The Devil Bat (1940)
If this movie didn’t have Bela Lugosi in it, it would probably have disappeared long ago. Lucky for it, Lugosi plays a central albeit only functional role, so it is sure to be viewed at least once by anyone looking for lesser known Lugosi films, or old horror films in general. That one viewing, though, is probably all it will get from most people who do give it a chance. The Devil Bat is a generic yet charming piece of classic horror, good for casual viewing.
The title and the main role seem to suggest a vampire flick, but it literally is about a bat—a bat that has been enlarged by the literally mad scientist Dr. Carruthers and trained to attack and kill, with a chillingly unnatural scream, anyone wearing the doctor’s new aftershave. The viewer is shown all that is happening, but the town is confused by these strange killings. In order to capitalize on the events, two reporters, Johnny Layton and his cameraman, One-shot McGuire (I’m not kidding), set out to solve the case.
From here on, the film actually seems more interested in the reporters than Dr. Carruthers and his “Devil Bat,” which is the name the press gives the animal. The situation with the Devil Bat is basically the same scenario played over and over for the whole movie, but there is some real progress, however slight it might be, with the reporters. The duo is both conniving and bumbling. They have seen the bat, but since they were unable to get its picture, they take a picture of a stuffed bat of similar size. When they put it in the papers, though, they are called out on the “Made in Japan” sticker they overlooked. Nevertheless, they know they can get their jobs back, along with a nice raise, if they do solve the case, and they ultimately redeem themselves by doing so and simultaneously saving others from the mammal, despite their questionable means and selfish motives. (The police are interestingly unhelpful in this film.)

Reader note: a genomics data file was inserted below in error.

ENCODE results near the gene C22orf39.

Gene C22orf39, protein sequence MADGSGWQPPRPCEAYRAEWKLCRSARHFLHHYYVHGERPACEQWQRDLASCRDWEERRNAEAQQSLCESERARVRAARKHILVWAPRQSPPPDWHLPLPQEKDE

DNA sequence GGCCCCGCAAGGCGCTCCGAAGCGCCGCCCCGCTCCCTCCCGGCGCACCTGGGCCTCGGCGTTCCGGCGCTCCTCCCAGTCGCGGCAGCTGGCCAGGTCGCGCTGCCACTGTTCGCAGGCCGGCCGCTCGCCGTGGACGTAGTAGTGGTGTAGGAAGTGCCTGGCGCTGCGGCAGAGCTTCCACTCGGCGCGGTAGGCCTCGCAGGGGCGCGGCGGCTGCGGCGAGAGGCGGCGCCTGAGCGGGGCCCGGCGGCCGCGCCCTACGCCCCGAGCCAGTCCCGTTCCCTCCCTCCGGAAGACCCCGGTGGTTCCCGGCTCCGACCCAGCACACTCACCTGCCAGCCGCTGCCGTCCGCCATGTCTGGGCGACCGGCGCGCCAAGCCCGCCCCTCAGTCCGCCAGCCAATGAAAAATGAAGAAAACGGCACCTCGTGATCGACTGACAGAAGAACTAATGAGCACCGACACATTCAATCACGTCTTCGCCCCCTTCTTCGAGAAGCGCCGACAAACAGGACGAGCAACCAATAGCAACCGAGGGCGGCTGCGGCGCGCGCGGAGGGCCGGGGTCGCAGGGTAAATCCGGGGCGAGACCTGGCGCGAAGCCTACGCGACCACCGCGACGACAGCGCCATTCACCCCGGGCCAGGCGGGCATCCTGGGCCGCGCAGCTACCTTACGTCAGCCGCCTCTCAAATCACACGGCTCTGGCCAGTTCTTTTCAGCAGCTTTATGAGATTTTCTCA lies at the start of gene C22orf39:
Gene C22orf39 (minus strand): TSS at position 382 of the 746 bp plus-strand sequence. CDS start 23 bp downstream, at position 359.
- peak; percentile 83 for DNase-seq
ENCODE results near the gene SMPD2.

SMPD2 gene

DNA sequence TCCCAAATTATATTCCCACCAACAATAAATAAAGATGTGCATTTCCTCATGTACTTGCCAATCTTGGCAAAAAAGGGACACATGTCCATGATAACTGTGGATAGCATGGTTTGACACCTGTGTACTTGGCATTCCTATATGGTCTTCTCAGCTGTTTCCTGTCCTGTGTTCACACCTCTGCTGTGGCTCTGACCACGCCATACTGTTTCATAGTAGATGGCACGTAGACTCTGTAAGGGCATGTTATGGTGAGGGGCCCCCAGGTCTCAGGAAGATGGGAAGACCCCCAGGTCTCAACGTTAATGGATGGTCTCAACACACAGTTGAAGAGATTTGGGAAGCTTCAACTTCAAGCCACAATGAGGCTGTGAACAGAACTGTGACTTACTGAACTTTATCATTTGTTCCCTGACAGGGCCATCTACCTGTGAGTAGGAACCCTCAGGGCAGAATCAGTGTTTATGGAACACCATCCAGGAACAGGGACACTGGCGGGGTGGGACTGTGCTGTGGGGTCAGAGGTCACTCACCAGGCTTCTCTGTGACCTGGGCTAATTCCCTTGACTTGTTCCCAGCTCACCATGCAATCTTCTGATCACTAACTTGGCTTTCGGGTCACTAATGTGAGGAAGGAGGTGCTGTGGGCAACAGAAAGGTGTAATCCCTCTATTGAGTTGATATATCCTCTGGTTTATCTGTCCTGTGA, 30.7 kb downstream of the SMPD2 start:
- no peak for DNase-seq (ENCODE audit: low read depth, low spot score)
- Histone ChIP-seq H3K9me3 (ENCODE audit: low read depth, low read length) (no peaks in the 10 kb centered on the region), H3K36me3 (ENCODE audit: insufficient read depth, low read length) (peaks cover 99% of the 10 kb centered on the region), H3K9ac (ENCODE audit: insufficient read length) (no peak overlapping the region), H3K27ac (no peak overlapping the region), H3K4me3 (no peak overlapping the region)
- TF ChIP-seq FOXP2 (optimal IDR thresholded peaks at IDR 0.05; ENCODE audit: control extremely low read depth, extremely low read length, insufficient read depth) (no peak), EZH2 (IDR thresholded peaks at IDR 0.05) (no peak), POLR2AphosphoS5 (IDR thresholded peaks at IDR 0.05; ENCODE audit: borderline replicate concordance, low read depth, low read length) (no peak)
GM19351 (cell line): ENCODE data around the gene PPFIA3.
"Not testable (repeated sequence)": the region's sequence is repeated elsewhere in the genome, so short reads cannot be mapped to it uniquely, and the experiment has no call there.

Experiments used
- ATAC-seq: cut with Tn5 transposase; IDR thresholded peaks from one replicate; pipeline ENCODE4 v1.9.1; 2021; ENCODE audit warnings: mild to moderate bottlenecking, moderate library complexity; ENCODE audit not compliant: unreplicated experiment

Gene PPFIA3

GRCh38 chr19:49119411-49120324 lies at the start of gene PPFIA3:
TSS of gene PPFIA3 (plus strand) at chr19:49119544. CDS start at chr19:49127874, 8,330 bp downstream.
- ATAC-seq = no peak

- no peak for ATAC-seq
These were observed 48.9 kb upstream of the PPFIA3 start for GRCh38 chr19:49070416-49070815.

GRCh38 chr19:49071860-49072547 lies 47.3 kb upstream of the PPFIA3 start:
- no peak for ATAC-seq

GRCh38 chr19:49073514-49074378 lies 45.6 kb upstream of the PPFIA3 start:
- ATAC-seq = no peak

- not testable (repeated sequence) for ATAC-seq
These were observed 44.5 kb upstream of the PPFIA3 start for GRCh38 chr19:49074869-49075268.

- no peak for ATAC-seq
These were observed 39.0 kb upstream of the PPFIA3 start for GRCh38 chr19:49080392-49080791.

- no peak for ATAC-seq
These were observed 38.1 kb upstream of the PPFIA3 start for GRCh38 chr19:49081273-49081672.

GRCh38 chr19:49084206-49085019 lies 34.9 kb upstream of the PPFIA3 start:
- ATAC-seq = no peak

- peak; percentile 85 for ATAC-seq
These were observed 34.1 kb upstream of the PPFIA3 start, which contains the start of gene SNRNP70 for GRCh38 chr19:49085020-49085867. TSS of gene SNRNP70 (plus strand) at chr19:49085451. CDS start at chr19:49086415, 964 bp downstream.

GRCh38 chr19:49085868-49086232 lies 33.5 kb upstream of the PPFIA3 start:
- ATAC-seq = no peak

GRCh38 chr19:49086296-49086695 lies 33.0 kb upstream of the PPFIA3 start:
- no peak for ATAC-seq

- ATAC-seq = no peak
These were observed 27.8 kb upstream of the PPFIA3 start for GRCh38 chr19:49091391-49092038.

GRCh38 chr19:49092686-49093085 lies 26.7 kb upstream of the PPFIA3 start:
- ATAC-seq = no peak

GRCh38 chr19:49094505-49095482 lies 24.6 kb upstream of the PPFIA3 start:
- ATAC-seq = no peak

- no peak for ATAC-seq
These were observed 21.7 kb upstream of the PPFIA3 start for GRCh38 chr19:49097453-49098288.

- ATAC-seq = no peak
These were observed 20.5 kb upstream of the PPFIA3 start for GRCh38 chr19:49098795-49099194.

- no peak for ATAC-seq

This movie is not big on insight or scares, unless, perhaps, you were born in the 1920s, and the Devil Bat does not look even slightly realistic other than in its close-ups, in which a real bat is used, but there is something charming about it all. Certainly Lugosi’s presence is partly responsible for this. In this film, you can gauge a character’s importance, or rather the importance the writers wanted them to have, by the quality of lines they are given, and he is given some good ones. The reporters do beat him out, though, and the prize has to go to Layton with this maverick statement: “Not so funny when it’s your own jugular vein that’s in danger, is it, Doc?” This would be something of an overhaul, but it seems the movie would have been much more fun if the focus was moved more toward Dr. Carruthers. As I said, he mostly just repeats the same actions. After all, why put Lugosi in your film if you’re going to use him only as a charismatic plot device?
If you’re having trouble finding a movie for your Netflix queue, or if you have an affinity for Lugosi or 1940s horror in general, check this one out. It’s a fun little film that you probably won’t watch more than once, but you likely won’t regret the sixty-eight minutes you spent.